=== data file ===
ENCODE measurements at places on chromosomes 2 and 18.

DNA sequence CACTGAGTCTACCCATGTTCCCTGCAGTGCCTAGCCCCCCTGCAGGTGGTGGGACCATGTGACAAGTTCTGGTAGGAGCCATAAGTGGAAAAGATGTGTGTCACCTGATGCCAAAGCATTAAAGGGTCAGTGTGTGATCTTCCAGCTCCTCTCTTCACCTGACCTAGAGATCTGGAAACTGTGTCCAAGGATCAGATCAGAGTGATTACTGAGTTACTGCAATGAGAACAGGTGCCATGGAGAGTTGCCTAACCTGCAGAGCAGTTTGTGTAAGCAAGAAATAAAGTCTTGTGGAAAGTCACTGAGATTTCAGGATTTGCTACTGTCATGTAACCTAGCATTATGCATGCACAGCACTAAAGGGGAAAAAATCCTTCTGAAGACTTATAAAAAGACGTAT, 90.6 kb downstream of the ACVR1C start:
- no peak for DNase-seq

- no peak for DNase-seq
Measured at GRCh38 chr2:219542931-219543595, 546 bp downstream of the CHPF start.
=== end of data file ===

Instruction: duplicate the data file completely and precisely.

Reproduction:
ENCODE measurements at places on chromosomes 2 and 18.

DNA sequence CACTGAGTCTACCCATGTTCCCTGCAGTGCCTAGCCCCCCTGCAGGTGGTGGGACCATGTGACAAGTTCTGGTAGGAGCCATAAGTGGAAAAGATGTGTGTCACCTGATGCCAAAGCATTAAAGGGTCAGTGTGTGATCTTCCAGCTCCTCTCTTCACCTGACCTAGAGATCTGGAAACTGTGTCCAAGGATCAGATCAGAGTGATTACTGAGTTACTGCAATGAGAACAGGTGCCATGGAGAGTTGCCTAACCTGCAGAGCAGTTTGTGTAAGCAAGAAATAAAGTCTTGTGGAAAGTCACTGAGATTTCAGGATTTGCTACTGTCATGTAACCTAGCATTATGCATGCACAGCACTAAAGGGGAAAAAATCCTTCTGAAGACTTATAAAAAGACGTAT, 90.6 kb downstream of the ACVR1C start:
- no peak for DNase-seq

- no peak for DNase-seq
Measured at GRCh38 chr2:219542931-219543595, 546 bp downstream of the CHPF start.